Optimality Theory, Phonological Acquisition and Disorders
Focusing on the phonologies of children with functional (non-organic) speech disorders, this volume reports the latest findings in optimality theory, phonological acquisition and disorders. The book is based on typological, cross-sectional, longitudinal, and experimental evidence from over 200 children. It stands out because of the unique test case that the population offers to optimality theory, particularly with respect to puzzles of opacity, lawful orders of acquisition, and language learnability. Beyond its theoretical significance, this research holds clinical relevance for the assessment and treatment of disordered populations, most notably the systematic prediction of learning outcomes. The volume bridges the gap between theory and application by showing how each informs the other. It is intended for linguists, psychologists, speech pathologists, second-language instructors and those interested in the latest developments in phonological theory and its applied extensions.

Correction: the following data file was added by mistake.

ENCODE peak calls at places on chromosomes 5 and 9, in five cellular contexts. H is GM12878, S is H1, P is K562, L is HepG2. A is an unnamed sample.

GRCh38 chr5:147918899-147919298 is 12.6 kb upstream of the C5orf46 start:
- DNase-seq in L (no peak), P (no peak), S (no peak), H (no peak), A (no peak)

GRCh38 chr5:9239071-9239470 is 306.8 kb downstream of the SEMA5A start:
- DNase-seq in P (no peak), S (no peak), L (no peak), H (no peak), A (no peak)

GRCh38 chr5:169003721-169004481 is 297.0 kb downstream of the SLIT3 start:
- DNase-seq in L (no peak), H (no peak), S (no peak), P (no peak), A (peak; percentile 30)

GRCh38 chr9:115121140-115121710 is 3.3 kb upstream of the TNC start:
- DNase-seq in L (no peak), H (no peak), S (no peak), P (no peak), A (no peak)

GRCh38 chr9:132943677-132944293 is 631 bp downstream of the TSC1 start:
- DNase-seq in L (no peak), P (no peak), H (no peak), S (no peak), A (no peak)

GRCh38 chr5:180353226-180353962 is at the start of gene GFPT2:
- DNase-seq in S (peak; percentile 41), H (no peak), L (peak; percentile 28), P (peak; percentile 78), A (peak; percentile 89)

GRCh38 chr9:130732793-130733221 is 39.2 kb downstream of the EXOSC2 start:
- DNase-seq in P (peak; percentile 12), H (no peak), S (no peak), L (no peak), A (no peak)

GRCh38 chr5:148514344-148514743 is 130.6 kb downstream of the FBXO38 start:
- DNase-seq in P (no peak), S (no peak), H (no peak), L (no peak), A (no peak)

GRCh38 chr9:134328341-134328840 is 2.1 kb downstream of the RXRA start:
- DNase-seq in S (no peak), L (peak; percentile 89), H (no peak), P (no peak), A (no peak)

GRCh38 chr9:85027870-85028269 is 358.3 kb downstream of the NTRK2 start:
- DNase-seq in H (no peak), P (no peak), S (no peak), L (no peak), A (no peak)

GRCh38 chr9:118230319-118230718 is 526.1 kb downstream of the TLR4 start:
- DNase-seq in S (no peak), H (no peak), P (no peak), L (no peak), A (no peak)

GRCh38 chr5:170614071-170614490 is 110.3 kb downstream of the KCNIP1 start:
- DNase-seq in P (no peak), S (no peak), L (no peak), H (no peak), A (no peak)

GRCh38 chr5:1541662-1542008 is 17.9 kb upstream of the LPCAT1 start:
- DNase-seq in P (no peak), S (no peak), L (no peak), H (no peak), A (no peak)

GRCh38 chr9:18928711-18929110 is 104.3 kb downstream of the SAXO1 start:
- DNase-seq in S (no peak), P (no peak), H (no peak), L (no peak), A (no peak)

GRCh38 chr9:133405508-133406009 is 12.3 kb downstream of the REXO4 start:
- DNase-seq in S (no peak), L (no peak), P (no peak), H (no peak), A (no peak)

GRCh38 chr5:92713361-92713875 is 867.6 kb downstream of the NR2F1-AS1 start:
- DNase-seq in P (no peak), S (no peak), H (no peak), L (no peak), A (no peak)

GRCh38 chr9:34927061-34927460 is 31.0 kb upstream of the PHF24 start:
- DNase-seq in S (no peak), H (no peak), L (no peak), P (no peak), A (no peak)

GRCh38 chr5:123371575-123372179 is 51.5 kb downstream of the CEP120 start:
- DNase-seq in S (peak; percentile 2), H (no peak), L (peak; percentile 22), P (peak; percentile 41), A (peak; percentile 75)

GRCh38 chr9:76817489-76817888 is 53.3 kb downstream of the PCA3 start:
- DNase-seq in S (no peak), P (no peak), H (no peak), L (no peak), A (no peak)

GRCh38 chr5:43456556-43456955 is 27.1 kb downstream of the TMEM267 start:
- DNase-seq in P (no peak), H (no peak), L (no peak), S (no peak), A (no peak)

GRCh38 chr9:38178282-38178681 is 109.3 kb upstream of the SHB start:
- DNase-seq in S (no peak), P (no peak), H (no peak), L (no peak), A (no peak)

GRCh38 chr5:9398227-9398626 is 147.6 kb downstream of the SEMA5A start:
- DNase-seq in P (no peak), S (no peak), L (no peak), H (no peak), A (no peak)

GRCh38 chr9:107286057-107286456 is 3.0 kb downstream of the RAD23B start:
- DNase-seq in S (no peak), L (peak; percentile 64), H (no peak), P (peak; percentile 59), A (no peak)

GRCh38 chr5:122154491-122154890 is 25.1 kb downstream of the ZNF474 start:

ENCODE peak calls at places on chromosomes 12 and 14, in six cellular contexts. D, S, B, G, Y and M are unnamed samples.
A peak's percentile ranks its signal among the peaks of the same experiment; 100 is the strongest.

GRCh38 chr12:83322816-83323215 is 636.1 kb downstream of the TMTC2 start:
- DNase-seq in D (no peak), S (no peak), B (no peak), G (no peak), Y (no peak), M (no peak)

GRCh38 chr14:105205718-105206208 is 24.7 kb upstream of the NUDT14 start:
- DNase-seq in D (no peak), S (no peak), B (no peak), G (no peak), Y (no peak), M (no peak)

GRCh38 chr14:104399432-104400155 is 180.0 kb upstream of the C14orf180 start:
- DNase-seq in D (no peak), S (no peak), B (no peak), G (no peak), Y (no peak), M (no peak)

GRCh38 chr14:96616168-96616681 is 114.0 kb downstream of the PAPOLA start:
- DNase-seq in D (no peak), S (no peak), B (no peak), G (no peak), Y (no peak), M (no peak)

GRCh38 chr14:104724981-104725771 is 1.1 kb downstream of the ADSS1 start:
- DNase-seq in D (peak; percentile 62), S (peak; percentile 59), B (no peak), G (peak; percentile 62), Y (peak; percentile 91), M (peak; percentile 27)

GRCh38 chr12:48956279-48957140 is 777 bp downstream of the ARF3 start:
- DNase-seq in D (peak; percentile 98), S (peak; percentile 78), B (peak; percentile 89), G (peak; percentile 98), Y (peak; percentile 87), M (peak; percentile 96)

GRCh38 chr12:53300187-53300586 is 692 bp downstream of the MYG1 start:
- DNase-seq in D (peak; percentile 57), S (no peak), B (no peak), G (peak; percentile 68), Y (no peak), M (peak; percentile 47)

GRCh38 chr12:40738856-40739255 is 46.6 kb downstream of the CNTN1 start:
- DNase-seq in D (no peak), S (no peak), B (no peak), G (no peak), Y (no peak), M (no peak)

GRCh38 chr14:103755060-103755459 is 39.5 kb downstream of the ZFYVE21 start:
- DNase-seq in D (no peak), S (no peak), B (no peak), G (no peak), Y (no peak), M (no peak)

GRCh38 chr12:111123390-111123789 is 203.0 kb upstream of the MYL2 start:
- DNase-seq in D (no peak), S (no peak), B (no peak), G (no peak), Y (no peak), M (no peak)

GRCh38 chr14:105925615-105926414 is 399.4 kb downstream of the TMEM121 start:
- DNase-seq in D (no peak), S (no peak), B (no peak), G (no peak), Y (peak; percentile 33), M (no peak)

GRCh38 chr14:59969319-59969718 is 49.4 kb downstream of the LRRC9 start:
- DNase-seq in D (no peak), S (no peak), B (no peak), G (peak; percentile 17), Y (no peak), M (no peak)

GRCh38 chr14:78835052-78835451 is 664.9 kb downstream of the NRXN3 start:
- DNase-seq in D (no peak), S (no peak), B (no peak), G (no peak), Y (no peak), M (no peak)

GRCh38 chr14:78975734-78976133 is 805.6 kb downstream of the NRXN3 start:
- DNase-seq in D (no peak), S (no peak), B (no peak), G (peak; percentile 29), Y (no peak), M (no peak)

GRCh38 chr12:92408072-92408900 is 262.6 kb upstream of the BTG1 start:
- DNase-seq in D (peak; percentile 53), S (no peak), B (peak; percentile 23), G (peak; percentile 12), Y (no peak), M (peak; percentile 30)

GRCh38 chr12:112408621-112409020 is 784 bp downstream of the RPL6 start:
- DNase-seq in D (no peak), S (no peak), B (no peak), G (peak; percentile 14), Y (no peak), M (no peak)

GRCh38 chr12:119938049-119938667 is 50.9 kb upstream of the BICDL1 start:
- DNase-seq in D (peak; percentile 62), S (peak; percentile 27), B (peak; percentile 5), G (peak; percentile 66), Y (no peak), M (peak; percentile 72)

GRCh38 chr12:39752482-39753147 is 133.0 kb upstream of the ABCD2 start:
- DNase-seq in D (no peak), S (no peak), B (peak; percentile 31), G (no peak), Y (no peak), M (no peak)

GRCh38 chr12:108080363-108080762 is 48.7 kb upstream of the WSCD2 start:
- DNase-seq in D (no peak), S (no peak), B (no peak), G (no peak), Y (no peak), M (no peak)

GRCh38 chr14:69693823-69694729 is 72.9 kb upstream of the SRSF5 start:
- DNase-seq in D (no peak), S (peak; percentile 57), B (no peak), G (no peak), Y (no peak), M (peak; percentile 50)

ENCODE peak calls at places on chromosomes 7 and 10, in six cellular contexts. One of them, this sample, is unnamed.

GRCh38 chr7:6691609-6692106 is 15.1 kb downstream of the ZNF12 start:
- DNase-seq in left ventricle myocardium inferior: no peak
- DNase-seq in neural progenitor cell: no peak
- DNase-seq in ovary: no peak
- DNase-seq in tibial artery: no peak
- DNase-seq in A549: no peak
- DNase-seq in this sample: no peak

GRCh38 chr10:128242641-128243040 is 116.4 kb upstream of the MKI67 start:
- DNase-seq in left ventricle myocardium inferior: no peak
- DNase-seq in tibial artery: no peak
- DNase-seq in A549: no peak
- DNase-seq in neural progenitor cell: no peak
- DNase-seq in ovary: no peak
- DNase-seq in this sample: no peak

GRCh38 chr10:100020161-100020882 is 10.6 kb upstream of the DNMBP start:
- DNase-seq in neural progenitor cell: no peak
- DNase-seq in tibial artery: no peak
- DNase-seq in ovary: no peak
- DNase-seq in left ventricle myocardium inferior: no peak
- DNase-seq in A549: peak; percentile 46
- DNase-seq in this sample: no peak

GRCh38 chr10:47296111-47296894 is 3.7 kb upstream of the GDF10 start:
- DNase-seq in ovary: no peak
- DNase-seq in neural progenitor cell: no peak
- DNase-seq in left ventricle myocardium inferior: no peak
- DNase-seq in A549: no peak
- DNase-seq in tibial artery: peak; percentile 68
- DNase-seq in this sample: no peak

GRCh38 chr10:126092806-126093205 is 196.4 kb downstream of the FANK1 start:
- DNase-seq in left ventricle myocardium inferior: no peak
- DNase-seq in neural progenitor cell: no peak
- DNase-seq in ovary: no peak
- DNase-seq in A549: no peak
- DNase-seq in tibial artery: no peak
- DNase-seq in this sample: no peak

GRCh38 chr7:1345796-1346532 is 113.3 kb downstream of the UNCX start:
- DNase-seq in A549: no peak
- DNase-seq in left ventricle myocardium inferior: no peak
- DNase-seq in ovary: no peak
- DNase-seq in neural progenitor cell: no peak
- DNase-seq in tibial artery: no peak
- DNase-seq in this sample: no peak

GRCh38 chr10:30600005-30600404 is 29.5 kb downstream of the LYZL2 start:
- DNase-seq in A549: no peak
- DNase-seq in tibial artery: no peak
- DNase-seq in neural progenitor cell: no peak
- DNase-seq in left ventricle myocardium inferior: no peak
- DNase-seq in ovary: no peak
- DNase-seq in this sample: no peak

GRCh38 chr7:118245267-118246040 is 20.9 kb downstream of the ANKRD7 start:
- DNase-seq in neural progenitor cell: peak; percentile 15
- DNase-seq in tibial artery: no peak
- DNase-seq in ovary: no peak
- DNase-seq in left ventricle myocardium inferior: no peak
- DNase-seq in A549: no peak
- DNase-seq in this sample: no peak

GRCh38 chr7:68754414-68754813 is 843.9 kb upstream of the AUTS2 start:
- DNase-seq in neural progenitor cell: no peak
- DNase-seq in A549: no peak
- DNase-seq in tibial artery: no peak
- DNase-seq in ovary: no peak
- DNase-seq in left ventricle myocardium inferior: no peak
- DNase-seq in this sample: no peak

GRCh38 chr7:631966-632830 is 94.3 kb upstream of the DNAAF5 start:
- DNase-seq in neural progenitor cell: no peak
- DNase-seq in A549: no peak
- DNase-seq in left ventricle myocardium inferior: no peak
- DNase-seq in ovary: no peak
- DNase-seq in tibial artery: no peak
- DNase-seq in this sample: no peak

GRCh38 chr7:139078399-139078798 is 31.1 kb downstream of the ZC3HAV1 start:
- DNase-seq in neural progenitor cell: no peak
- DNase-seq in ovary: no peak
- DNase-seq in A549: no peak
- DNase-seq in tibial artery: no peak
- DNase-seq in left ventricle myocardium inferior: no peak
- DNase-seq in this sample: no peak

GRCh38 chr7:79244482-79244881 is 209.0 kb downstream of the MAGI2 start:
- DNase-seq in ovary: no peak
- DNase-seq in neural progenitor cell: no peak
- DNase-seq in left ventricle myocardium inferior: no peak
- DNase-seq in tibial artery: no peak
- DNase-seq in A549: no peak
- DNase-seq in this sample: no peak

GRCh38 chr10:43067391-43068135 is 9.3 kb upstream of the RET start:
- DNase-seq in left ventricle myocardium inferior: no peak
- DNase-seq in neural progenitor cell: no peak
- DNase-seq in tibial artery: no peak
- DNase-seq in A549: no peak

Published: Mar 1, 2008
'...this volume should be of significant interest to researchers for the insight it provides into the connections between linguistic theory and language acquisition data. Anyone engaged in phonological acquisition research would do well to spend some time with this book.'
Studies in Second Language Acquisition
'OTPAD constitutes a success: it is sound, interesting and entertaining. It is enviably well written and well produced, attempting to explain issues both boradly (how events should be viewed) and in detail (how events should be described). The authors are well-versed in and familiar with OT, both at the descriptive and explanatory level, and one can imagine OTPAD serving a very useful purpose in an OT introductory course.'
Linguistics, Vol. 45, 2009
'The broad swath of data on disordered and typical phonological acquisition is valuable by itself, but the
formulation of generalisations using the tools of OT makes the book a resource for the study of grammar change in acquisition. The theoretical analyses are mainly focused on the specific questions at hand and may have limited application to work on adult phonologies, but they embody a number of innovative claims, and deserve the attention of phonologists.'
Eugene Buckley, University of Pennsylvania, Phonology 27, 2010